Excerpt from the March/April 2022 issue of Acoustic guitar | By Marie Flower
If you’re new to fingerstyle, here’s how to play a melody and a bass line on the guitar simultaneously. To understand, try a melodious exercise in first position, with a slow bass line and simple rhythms.
Adopt the basic concept
Students often ask how they can play melodies and bass notes at the same time, and I tell them it’s easier than they think. For example, an exercise I call “Nimble Fingers”, which is a little thing in the key of C major that I may have stolen – I’m sure you’ll let me know if so.
“Nimble Fingers” sounds vaguely classic and uses notes that involve basic chords like C, Am, Dm, and G. I tend to play it with picks and fingers; however, the straight fingering technique will also work well. Whichever approach you prefer, choose the bass notes for this lesson, those on strings 6 through 4, with your thumb, and play the melody with your index and middle fingers on the higher strings.
Before you get into the full exercise, I’ll break it down for you. Throughout the song, it’s best to let each bass note sound as long as possible. In some bars, like those based on the C chord, this will be tricky. As shown on the Example 1, start by playing the third fret C with your ring finger. Since you must also use this finger to play the G of the third fret on beat 4, you will not be able to sustain the note of low C throughout the bar.
A few other chords, like Am (Example 2) and Dm (Example 3), use an open string as root. In these cases, you can easily play the bass note for the entire duration of the bar. You may have noticed that these different chords share the same ascending three-note melody (E–F–G), but when you get to the G chord (Example 4), the melody notes move in descending order.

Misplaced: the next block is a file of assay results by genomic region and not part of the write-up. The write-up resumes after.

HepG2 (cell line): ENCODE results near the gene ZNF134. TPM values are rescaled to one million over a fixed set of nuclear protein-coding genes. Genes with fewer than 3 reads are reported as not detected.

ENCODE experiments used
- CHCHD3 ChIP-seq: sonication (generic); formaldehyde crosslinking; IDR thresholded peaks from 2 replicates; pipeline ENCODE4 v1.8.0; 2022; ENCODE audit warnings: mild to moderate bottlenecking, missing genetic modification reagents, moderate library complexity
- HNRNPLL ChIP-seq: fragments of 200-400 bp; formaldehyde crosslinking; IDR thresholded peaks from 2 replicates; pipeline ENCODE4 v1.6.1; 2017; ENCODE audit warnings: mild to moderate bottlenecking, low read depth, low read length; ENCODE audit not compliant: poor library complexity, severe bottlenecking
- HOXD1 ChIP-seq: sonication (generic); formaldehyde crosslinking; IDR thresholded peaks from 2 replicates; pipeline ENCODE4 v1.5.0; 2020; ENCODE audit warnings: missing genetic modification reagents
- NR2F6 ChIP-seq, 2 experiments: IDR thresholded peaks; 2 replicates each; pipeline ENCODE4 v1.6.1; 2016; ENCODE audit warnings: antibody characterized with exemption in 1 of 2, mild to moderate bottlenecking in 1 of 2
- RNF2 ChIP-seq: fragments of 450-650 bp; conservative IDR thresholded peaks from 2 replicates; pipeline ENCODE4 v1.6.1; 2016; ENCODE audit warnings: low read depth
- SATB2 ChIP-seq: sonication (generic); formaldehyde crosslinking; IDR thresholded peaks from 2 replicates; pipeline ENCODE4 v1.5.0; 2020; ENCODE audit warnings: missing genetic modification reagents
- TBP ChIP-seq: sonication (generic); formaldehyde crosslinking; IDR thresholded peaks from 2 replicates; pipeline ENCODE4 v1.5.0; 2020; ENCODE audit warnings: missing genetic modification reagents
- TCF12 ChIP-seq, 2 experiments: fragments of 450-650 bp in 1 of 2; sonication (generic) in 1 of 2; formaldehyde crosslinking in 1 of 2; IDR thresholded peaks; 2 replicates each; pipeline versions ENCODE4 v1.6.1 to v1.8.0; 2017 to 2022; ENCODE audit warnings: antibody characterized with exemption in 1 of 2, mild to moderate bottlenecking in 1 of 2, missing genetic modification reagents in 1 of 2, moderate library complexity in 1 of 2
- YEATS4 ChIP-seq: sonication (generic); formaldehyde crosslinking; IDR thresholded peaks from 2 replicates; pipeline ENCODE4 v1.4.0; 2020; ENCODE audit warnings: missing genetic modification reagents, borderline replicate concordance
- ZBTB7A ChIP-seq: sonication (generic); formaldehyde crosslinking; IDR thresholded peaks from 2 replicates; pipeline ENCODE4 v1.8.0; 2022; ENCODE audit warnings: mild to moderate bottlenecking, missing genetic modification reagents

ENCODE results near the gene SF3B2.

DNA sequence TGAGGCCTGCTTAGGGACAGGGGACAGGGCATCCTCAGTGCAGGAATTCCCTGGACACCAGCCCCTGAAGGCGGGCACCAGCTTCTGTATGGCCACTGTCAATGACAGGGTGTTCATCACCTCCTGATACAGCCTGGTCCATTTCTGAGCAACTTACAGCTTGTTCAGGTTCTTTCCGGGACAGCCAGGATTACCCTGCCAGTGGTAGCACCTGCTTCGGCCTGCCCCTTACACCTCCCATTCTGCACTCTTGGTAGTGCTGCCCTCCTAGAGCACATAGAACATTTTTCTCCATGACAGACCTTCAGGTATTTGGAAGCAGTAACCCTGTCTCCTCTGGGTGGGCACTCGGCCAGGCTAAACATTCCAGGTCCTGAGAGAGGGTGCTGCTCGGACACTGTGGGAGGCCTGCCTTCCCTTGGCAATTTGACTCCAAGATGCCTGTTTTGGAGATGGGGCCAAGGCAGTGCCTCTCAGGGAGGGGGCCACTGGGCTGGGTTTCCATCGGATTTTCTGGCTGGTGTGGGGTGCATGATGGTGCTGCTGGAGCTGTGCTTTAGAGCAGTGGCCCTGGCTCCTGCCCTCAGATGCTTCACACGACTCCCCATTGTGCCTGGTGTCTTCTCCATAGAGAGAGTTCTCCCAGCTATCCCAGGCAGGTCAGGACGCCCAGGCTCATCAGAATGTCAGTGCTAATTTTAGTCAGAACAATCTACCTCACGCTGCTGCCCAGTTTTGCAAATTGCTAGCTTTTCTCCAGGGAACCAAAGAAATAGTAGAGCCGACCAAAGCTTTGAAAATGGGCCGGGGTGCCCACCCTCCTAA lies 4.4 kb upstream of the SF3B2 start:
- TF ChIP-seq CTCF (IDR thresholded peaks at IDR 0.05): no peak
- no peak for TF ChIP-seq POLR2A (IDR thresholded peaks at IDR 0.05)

The first pinch of the exercise occurs when you pick strings 1 and 5 together on the downbeat of the second occurrence of the Am chord, as shown in Example 5. While all the previous examples have followed a simple set of rules for the left hand, with the first finger assigned to fret 1 and the third to fret 3, I fret certain bass notes, namely F and F#, with my thumb, as noted in Examples 6 and seven, respectively. I make a final pinch in the last bar (Example 8), where I play a double-stop (F–D) that sounds like a G7 chord. And for the last appearance of the Dm chord, I do a hammer stroke with the first and second fingers on strings 1 and 3, respectively (Example 9).
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Chain it all together
Now try the complete “Nimble Fingers” exercise (Example 10), which includes all previous digits. Play it slowly at first, making sure none of the bass notes dominate the melody, again letting the notes ring out as long as possible. If you have trouble with certain bars, be sure to practice them until you can play them seamlessly. The beauty of this piece is that the bassline works with the melody so the harmony is clearly defined, even if you’re not playing full chords. However, it can also be satisfying as a duo – just find a partner and take turns playing the melody and accompaniment, using the chord frames shown above the staff.. Note the use of Am7, Dm7 and D7/F# chords, which helps keep things colorful, harmonically speaking.
Mary Flower is an award-winning guitarist, touring artist, and teacher based in Portland, Oregon.
This article originally appeared in the March/April 2022 issue of Acoustic guitar magazine.